While the overall qualities of warmth and heat have long been associated with comfort and relaxation, heat therapy goes a step further and provides both pain relief and healing benefits for many types of lower back pain.
This article dives into how heat therapy interacts with the body and how to apply heat therapy to alleviate lower back pain.
8 Essential Ways Heat Therapy Alleviates and Heals Lower Back Pain
The most prominent benefits of heat therapy for back pain are achieved through the following ways:
1. Heat therapy speeds up the healing process
Heat therapy promotes healing by increasing blood flow to the muscles in the lower back. Increased blood flow delivers more oxygen, white blood cells, platelets, and essential nutrients – all of which help repair damaged tissues heal.
Sensory nerves respond to applied heat by releasing chemical messengers that dilate local blood vessels and enhance the speed of blood flow.1 Both the applied heat and the increased blood flow help the skin temperature rise to match the body’s core temperature. After the skin reaches the core temperature, the blood absorbs excess heat and protects the skin from burns.2
Heat also transfers from the skin surface deep into the muscles, and improves blood circulation into the muscles. In this process, the heat has to cross the layer of fat right under the skin, which may be an obstacle to effective heat therapy in people who have a thicker fat layer.3,4
2. Heat calms painful muscle spasms
Most forms of lower back pain involve some element of lower back muscle spasms. While it sounds minor, muscle spasms can be severely painful and in fact are a common cause of visits to the emergency room.
As a result of muscle spasms, circulation is restricted and pain signals are sent to the brain. Heat therapy can help relieve tightness in the lower back by recouping circulation, relaxing tense muscles, and reducing related pain.
3. Heat reduces pain caused by stiffness
Heat application facilitates stretching of the soft tissues around the spine, including muscles, connective tissue, and adhesions. Consequently, regular heat therapy on the back typically provides:
An overall feeling of comfort sets in and daily activities seem less difficult when lower back stiffness is relieved.
4. Heat makes therapeutic exercises more tolerable
Physical therapy, stretching, and exercise are foundational components of most lower back pain treatment regimens. Heat therapy is typically applied to the lower back immediately before a physical therapy session and it is advisable to apply heat before exercising and stretching.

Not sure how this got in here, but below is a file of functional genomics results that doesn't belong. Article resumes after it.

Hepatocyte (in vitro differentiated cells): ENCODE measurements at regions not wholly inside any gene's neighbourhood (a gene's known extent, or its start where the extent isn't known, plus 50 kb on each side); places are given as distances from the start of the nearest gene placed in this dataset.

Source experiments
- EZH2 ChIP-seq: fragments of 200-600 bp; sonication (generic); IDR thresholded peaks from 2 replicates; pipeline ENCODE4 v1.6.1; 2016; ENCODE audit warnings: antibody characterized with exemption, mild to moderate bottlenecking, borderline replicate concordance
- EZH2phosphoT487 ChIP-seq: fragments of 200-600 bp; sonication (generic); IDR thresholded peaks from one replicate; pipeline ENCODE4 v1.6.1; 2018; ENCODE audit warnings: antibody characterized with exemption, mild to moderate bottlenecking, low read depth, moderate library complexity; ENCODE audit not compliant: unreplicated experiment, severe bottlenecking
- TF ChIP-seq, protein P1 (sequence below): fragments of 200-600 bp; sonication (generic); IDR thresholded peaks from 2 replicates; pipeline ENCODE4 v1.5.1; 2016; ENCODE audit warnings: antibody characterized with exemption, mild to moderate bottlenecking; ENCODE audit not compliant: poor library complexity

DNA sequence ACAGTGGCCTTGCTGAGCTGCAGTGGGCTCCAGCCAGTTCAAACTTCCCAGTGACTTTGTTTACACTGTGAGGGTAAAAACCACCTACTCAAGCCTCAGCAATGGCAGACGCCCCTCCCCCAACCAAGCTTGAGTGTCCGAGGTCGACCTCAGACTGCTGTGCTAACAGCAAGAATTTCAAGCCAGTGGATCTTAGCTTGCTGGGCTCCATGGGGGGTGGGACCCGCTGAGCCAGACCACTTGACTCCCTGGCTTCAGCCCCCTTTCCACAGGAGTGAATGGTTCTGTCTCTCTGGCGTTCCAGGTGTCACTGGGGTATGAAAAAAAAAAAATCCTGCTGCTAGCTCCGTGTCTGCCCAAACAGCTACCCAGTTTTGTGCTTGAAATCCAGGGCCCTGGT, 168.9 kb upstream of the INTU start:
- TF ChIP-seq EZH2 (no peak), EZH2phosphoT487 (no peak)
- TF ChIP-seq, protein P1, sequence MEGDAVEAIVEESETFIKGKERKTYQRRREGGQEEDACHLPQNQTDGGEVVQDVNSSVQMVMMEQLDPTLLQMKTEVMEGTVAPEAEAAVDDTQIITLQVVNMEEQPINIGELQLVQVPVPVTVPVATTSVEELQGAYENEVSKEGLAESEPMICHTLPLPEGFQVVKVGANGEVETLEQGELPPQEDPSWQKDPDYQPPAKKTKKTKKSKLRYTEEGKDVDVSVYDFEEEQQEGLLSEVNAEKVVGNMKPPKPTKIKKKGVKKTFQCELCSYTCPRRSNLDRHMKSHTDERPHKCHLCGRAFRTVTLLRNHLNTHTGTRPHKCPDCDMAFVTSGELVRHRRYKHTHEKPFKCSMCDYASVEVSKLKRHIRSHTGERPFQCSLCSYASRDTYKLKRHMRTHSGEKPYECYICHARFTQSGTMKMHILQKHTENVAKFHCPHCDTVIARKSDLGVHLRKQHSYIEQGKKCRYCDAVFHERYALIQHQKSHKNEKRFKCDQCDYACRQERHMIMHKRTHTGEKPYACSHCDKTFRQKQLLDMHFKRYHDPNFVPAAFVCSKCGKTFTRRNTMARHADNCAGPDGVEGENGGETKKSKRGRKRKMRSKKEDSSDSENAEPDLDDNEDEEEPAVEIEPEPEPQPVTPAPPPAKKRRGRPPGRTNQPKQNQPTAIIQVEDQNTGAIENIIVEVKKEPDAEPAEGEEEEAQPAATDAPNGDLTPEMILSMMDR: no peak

In addition, frequent heat therapy at home makes it possible to complete exercises more easily,7 in between and long after physical therapy sessions. By facilitating consistent exercises, heat application is bound to improve the overall outcome of physical therapy for neck or back pain.
5. Heat interrupts transmission of pain signals
The gate-control theory of pain involves sensory receptors that are located at nerve endings. Receptors compete with one another to reach the brain, and it is possible that one set of activated receptors mutes or blocks another set of receptors. Heat therapy activates heat-sensitive calcium channels that can block pain receptors directly or stimulate other sensory receptors to reduce pain indirectly.1
6. Heat produces relaxation chemicals
Heat therapy can reduce mental stress, as indicated by cortisol levels in the blood8, and also reduce oxidative stress on a chemical level. The relaxing effect of heat is why so many spa treatments feature the use of heat application, such as hot stones, hot towels, and hot baths.
7. Heat boosts immunity
Elevated body temperature from heat therapy (external heat) mimics the function of a fever (internal heat), which is to stimulate the immune system to respond at multiple levels.
Research suggests that regular use of certain heat therapies provides:
- An activated immune system. Hot baths activate monocytes, a type of white blood cell that helps remove dead cells, fight infections, and release more cytokines,9 which are small proteins that act as signals between immune cells and other cells of the body.
- A decrease in inflammatory markers. Frequent visits to a sauna are associated with lower levels of C-reactive protein in the blood.10 Low levels of this protein indicate a strong immune system. Regular balneotherapy (hot baths using mineral water) lowers the levels of interleukin-1 and leukotriene B4,11 both of which are proteins involved in inflammation.
The long-term effect of heat therapy includes a reduction of low-grade inflammation that is often seen in chronic pain conditions. The short-term effect of heat application on damaged, infected, or swollen tissues is an increase in inflammation. For this reason, localized heat therapy is avoided immediately after injury (typically avoid heat for the first 48 hours and apply cold compresses to help with acute inflammation).
8. Heat reduces reliance on medications
Heat therapy is more effective and more cost-friendly than over-the-counter pain medications.12 The low risk of side-effects is one of the key advantages of heat therapy. Low back pain tends to arise frequently, so treatment with pain medications for every episode of pain may lead to drug dependence. Heat therapy offers a valuable alternative to drug therapy for chronic low back pain.
Heat application is the treatment of choice for individuals who desire a natural form of pain relief that simultaneously acts on multiple levels – healing the body, soothing the muscles, facilitating exercise, and relieving stress.